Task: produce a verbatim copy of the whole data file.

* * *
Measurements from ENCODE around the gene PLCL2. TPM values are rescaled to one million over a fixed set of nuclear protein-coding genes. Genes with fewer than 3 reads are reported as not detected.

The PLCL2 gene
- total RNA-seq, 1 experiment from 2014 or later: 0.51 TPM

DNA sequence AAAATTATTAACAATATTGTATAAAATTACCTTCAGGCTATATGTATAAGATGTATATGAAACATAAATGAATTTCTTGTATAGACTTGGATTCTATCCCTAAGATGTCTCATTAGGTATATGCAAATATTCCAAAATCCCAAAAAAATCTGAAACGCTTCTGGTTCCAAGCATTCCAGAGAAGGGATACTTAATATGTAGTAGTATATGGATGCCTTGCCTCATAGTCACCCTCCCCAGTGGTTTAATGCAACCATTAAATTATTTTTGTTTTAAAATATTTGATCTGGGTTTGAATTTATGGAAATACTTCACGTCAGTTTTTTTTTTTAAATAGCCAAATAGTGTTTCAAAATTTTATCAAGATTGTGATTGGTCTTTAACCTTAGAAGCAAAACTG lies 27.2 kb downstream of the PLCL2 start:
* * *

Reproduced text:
Measurements from ENCODE around the gene PLCL2. TPM values are rescaled to one million over a fixed set of nuclear protein-coding genes. Genes with fewer than 3 reads are reported as not detected.

The PLCL2 gene
- total RNA-seq, 1 experiment from 2014 or later: 0.51 TPM

DNA sequence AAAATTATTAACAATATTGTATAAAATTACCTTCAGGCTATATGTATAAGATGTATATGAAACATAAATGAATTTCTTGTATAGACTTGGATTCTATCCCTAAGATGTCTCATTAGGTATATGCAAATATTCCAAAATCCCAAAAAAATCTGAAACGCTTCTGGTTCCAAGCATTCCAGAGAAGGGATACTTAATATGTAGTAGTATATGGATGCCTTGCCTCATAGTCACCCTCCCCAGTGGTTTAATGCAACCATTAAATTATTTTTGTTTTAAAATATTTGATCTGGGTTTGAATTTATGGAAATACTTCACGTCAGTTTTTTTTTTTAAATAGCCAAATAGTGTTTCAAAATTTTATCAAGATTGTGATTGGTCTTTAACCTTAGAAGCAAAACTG lies 27.2 kb downstream of the PLCL2 start: